Wednesday, March 5, 2014

Break, by Hannah Moskowitz

Jonah is 17 years old and his goal is to break every bone in his body so they can grow back stronger. Jonah's family is falling apart; he needs the strength. His 16 year old brother, Jesse, is allergic to almost everything and has horrible reactions to half the stuff in their house, and Jonah spends his days worrying about him. Naomi, Jonah's best friend, records all of Jonah's stunts as he attempts to break his bones, but she doesn't know the reason behind it. Nobody knows. When Jonah's friend Charlotte finds out about his unique form of self harm, she decides to get him some help and he ends up in a psych ward. Will Jonah give up on his disturbing goal, or will he continue hurting himself and his family?

When I first picked up this book, I thought the plot was very unique. Disturbing, but unique. I didn't expect to enjoy the book as much as I did. I loved the characters and I definitely got attached to Jonah and Jesse the most. I liked the brotherly bond they had; instead of being cliche siblings who don't get along, they were the opposite. Jonah and Jesse loved each other and were always there for each other, which isn't common. I also thought Jonah and his breaking bones issue was interesting, because it was a new type of self harm that I had never heard or read about. Overall, Break by Hannah Moskowitz was a very original book, a quick read, and I would recommend it to teenagers who like reading about conflicted characters with somewhat dysfunctional families.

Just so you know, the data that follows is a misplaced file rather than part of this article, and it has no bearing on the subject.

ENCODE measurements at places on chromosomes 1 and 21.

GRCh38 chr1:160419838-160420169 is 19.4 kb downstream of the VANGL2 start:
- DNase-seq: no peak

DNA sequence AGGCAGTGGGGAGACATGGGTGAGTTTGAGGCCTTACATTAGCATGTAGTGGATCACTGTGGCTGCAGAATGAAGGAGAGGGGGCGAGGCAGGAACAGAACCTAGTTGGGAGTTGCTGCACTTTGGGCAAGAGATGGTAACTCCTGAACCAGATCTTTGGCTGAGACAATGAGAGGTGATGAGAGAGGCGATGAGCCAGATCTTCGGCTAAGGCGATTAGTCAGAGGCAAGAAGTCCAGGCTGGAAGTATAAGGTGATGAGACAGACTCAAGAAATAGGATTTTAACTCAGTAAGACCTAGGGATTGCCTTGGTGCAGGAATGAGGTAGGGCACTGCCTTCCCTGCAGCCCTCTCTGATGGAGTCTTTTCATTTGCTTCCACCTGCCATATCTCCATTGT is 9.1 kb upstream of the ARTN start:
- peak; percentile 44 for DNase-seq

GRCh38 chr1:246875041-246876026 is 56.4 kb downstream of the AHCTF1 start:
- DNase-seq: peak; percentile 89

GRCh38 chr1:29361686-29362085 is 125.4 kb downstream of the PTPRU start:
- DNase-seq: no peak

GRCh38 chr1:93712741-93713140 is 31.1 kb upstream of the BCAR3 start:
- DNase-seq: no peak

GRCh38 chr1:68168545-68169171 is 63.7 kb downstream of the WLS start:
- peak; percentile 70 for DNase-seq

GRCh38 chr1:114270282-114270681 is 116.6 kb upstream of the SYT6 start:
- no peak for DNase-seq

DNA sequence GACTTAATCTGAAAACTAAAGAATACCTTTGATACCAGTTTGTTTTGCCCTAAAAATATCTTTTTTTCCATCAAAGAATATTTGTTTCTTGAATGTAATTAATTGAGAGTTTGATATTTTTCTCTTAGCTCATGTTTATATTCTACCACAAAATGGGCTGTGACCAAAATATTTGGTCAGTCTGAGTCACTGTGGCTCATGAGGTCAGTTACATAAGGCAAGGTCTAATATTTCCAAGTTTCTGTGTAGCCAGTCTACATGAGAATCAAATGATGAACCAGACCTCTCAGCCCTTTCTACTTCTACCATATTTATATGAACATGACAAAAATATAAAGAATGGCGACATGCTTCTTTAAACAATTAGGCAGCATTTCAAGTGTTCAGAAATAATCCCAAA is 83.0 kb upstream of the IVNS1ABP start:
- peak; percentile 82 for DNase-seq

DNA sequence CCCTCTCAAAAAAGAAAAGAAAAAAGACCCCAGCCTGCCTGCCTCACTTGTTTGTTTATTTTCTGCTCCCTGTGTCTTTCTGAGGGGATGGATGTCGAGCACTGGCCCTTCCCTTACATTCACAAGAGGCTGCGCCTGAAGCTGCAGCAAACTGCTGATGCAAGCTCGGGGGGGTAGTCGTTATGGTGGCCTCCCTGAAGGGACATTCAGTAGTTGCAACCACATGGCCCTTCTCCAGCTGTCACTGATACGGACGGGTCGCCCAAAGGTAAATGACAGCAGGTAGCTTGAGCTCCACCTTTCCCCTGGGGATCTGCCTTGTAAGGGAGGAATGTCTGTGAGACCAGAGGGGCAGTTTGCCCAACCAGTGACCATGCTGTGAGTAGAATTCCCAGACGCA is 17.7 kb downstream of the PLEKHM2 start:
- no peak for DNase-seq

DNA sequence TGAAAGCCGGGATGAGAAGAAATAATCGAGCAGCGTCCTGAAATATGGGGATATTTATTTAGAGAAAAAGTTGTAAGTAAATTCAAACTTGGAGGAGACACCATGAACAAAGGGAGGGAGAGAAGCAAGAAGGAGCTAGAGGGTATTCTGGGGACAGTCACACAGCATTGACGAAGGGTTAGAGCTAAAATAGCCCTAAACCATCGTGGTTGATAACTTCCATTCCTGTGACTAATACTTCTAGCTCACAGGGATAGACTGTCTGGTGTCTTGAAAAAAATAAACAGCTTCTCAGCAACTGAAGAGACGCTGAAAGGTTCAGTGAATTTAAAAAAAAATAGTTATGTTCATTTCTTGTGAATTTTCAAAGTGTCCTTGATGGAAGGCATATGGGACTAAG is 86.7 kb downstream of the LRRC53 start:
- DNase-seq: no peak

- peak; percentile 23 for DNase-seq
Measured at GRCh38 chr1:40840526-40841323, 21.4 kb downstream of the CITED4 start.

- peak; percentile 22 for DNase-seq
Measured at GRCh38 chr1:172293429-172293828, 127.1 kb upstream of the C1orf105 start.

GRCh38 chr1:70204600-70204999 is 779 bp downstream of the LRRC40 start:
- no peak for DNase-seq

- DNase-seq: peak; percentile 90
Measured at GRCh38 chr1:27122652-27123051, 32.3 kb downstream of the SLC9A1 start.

Reviewed by Maggie P., grade 9
Glendale Central Library

Big Girl, by Danielle Steel

http://catalog.gpl.internal/ipac20/ipac.jsp?session=13R1559E10E50.61418&profile=gcent&uri=link=3100007~!1091201~!3100001~!3100002&aspect=browse_search_page&menu=search&ri=12&source=~!horizon&term=Big+girl+%3A+a+novel+%2F&index=PALLTI#focusA chubby little girl with blond hair, blue eyes, and ordinary looks, Victoria Dawson has always felt out of place in her family, especially in body-conscious L.A. Her father, Jim, is tall and slender, and her mother, Christina, is a fine-boned, dark-haired beauty. Both are self-centered, outspoken, and disappointed by their daughter’s looks. When Victoria is six, she sees a photograph of Queen Victoria, and her father has always said she looks just like her. After the birth of Victoria’s perfect younger sister, Gracie, her father liked to refer to his firstborn as “our tester cake.” With Gracie, everyone agreed that Jim and Christina got it right.

The book Big Girl, by Danielle Steel, made me so sad for a couple of reasons. The main character has a weight problem. It's sad how this is such a HUGE problem in our society. Her parents don't like or support her because she doesn't look like them. This book is also very inspiring. Her story made me realize that you do not have to be skinny to be successful and loved in life. You will find that one, who makes you feel like you're the most beautiful person in the world.

Reviewed by Iren H., grade 10
Glendale Central Library